Understanding Backup and Disaster Recovery

4 min read

Running your small business safely in 2018 requires having a good, reliable data backup and disaster recovery system in place.

That means having the technology in place to access and retrieve workable copies of your data –both yours and your customers’ that you manage–should a disaster strike.

In IT lingo, backup and disaster recovery is often referred to as ‘BDR’ for short.

BDR is the last line of defense for your data and your best insurance policy.  In fact, most cyber liability insurance plans will require some data backup protection be in place.

The bad news is that data disasters are not as rare as many business owners imagine.  It doesn’t require an act of god–like a hurricane or tornado.

Spilling coffee on a server, an unexpected power surge, a manual backup process that was done incorrectly, a small fire or a ransomware attack are all common causes of data catastrophes.

And even worse news is that such data incidents are very often devastating for the affected small businesses.

national cybersecurity alliance

The US National Cyber Security Alliance found that 60% of small businesses are out of business within six months of a data disaster. And IBM reported in 2016 that 62% of all cyber attacks hit small and medium sized businesses.

The good news is that effective, trustworthy data backup solutions are easier and cheaper than ever before.  The forces driving these good trends are faster and more reliable internet access, cheaper data storage and cloud-based solutions with remote access.

A Cloud and On-Site Mix Is Often Ideal

A lot of business owners that have used on-site backup systems in the past (such as tapes) are reluctant to move to cloud-based solutions.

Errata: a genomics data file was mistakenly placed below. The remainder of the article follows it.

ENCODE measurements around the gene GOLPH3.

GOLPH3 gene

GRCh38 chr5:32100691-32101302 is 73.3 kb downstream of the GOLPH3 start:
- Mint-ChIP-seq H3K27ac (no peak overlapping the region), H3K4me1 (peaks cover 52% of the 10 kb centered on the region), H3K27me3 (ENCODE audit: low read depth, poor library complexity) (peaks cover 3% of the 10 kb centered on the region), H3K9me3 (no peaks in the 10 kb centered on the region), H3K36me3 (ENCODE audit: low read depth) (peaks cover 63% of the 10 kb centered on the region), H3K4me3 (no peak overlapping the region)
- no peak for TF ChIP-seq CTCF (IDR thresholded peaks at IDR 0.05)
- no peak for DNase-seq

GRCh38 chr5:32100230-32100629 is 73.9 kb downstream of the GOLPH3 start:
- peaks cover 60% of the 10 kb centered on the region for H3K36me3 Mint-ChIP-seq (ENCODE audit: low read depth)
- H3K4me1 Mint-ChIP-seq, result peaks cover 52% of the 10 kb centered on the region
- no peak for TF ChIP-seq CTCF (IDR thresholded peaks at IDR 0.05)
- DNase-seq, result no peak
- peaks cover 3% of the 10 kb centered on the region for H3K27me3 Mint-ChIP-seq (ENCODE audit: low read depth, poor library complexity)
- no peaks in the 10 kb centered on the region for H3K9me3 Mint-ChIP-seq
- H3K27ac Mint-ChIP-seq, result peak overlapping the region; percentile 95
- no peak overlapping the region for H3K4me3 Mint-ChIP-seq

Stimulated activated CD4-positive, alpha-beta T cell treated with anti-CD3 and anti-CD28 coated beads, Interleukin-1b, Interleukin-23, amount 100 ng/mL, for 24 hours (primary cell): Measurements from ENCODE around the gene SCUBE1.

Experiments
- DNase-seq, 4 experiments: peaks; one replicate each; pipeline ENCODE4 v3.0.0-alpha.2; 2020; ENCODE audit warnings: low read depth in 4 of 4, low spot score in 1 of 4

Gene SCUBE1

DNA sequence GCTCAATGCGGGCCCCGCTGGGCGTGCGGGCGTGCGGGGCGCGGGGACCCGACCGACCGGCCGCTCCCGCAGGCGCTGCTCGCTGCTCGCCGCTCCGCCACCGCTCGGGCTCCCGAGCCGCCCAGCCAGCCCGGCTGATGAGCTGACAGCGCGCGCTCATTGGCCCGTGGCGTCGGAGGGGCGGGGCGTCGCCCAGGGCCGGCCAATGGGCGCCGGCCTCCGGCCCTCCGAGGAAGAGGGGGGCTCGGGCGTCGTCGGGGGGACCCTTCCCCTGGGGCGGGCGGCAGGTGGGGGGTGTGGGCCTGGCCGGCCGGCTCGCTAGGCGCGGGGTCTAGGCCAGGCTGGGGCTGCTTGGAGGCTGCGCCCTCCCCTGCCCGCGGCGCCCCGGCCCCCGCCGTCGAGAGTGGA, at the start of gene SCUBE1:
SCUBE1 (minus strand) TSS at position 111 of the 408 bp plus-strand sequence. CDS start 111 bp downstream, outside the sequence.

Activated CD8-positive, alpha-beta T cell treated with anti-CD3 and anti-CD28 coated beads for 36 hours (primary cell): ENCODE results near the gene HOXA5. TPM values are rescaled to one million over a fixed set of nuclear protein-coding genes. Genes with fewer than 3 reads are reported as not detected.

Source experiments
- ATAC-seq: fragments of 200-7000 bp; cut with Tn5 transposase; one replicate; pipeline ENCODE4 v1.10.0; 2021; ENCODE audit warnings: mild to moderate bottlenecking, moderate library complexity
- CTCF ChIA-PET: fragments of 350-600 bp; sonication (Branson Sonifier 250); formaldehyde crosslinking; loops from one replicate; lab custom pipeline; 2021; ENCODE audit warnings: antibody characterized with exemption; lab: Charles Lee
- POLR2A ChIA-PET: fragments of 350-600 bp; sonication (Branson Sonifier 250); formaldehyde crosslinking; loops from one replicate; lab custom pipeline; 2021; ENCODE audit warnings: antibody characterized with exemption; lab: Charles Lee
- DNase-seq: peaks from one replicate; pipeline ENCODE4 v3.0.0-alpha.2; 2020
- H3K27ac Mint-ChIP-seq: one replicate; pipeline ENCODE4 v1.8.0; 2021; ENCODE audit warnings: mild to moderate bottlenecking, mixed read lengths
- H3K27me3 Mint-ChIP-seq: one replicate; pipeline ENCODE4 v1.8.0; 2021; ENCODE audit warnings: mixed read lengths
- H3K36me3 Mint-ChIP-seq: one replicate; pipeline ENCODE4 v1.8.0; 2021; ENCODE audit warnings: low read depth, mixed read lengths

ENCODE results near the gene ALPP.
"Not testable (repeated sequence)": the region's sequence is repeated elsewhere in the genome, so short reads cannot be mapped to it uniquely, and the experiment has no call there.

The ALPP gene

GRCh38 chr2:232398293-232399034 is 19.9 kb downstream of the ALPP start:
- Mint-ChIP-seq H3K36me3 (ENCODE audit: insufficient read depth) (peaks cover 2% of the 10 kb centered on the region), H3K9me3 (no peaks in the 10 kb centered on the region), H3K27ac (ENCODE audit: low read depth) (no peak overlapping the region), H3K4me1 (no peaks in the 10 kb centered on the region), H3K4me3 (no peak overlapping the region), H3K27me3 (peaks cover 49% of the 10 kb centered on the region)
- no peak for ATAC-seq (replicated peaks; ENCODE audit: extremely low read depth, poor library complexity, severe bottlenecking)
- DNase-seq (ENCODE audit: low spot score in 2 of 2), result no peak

They feel that they’ll ‘lose control’ of their data.  They feel it will be less safe out there in the cloud, than close by in their server closet.

the 3 major cloud providers

In fact, the opposite is usually true.

Your data is usually safer in the storage centers run by major cloud vendors such as AWS, Google and Microsoft.  These companies can invest hundreds of millions of dollars in physical and technical security that small businesses simply don’t have access to.

Furthermore, your data can be set up to reside at multiple data centers–a practice referred to as redundancy.

Whatever your situation, you’ll almost always want to have a copy of your data residing in the cloud.  This gives you insurance in case of any disaster affecting your on-site solution.  But many business owners still like the idea of having a copy on-site.

In this case, current solutions allow you to set up on-site storage servers that automatically sync with your cloud storage.

Automated and Incremental–Not Manual

You’ll want to make sure your data backup solution is automated, not manual.

You don’t want to have to rely on humans remembering to correctly back up data–mistakes can happen or you can simply forget.

Instead, you can set up a backup system and have it back up your selected drives and files automatically.